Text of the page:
Trial using new Covid-19 breathalysers at Tuas Checkpoint to start in a few days

Using these breathalysers will enable Covid-19 testing to be done much faster and more efficiently. PHOTO: SCREENGRAB FROM YOUTUBE

SINGAPORE - A breath test that can accurately detect Covid-19 within a minute will be rolled out in Singapore, with a trial slated to begin at Tuas Checkpoint in the next few days.

Developed by Breathonix, a spin-off from the National University of Singapore, this breath test system has received provisional authorisation from Singapore's Health Sciences Authority (HSA), the first such system to receive it here. This was announced on Monday (May 24) in a joint statement by Breathonix and NUS.

Using these breathalysers will enable Covid-19 testing to be done much faster and more efficiently, without the need for the samples to be processed elsewhere. Trained personnel will administer the test, with no need for medically trained staff.

Breathonix is now working with the Ministry of Health for its deployment trial at Tuas Checkpoint, where incoming travellers will be screened. This breath analysis will be carried out alongside the current compulsory Covid-19 antigen rapid test.

Antigen rapid tests produce results in around 30 minutes and can be done on site. Meanwhile, polymerase chain reaction (PCR) tests, considered to be the gold standard for testing, take a few hours. Swabs for PCR tests also have to be transported to labs.

For the new BreFence Go Covid-19 Breath Test System, people simply exhale into a disposable one-way valved mouthpiece that is connected to a breath sampler. A mass spectrometer analyses the invisible particles called volatile organic compounds (VOC) in a person's exhaled breath.

A healthy person will have a different VOC signature from someone who is ill, and different illnesses produce different signatures. The total time from breath sampling to results takes less than a minute.

Any individual with a positive breathalyser result will need to undergo a confirmatory PCR swab test.

Dr Jia Zhunan, chief executive of Breathonix, said: "Our breath test is non-invasive. Users only need to breathe out normally into the disposable mouthpiece provided, so there will not be any discomfort."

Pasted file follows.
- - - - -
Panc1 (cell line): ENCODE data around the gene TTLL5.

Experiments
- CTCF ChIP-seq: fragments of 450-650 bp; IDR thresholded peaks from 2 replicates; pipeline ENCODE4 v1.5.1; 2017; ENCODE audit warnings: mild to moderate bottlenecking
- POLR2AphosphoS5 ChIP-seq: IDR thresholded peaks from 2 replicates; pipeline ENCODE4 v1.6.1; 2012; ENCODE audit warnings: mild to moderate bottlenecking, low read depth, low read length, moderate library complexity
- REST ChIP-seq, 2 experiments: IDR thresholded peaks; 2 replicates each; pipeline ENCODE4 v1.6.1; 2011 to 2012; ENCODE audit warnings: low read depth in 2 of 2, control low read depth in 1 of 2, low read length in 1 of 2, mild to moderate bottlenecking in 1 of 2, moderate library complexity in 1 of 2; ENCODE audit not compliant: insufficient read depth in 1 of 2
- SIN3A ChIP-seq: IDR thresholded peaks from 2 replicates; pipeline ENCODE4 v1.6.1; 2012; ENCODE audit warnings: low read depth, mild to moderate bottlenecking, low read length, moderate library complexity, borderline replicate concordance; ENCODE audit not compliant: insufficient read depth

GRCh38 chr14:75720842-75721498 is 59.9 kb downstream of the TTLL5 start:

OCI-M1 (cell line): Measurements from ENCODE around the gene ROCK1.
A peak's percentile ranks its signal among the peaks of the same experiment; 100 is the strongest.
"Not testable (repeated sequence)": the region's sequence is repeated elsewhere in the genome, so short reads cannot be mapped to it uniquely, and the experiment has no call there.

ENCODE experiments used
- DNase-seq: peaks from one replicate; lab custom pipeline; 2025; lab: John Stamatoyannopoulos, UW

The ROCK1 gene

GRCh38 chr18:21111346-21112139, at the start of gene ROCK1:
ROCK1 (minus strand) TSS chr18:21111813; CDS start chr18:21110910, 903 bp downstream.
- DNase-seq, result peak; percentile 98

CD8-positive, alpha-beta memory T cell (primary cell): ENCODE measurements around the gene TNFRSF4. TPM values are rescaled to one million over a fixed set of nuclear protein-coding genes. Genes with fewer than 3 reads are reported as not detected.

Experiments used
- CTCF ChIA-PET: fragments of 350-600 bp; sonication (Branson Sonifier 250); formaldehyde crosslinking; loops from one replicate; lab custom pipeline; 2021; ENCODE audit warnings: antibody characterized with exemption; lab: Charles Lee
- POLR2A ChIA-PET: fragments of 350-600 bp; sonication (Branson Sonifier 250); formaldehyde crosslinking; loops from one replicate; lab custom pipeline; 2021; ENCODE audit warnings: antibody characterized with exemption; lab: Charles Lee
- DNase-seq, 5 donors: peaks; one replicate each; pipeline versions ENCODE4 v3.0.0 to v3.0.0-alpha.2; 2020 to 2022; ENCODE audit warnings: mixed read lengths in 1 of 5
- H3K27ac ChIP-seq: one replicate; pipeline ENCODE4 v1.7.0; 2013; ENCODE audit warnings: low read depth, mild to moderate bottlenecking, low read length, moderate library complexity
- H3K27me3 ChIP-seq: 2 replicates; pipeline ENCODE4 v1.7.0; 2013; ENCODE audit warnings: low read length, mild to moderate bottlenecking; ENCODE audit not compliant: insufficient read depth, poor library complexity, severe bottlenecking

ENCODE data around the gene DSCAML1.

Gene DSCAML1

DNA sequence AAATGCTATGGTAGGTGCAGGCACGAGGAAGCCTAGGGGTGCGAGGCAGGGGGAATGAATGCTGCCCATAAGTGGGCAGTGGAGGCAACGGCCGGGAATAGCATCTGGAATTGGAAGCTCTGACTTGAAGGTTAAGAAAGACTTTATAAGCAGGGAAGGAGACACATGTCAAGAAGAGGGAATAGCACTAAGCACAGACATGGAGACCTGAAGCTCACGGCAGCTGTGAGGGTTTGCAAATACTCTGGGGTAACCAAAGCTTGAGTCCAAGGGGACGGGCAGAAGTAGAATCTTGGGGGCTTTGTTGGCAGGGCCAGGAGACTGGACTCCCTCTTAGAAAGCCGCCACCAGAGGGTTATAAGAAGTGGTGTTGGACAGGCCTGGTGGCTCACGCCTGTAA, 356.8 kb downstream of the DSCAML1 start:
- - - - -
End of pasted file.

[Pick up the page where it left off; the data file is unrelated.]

She added: "Cross-contamination is unlikely as the disposable mouthpiece has a one-way valve and a saliva trap to prevent inhalation or saliva from entering the machine."

The breath analysis system underwent clinical trials at three locations conducted from June 2020 to April 2021. Locally, trials were carried out at the National Centre for Infectious Diseases and Changi Airport while the third trial was carried out in Dubai, in collaboration with the Dubai Health Authority and the Mohammed Bin Rashid University of Medicine and Health Sciences.

Breathonix is in discussion with several local and overseas organisations to use the system, given its strong commercial interest.

Breathonix is founded by three NUS graduates - Dr Jia, Mr Du Fang and Mr Wayne Wee - along with Professor T. Venky Venkatesan. It is supported by the NUS Graduate Research Innovation Programme (Grip), a scheme that encourages talented NUS graduate students and research staff to establish and run high potential start-ups based on deep technologies.

Breathonix is founded by Dr Jia Zhunan (left) and Mr Du Fang (middle). With them is Professor Freddy Boey, NUS deputy president (innovation and enterprise). PHOTO: NUS

Professor Freddy Boey, deputy president (innovation and enterprise), who oversees the NUS Grip team, said: "Securing provisional authorisation in Singapore is a major milestone for Breathonix, and NUS is very proud of this achievement by our start-up.

"The pandemic is likely to go on for several years. Mass, repeated testing has to be widely adopted as a key public health strategy to support the safe reopening of economies, and Breathonix's home-grown technology hits the right spot.

"I'm confident that their novel technology will make a significant contribution towards protecting the safety and health of Singaporeans and the global community," he added.

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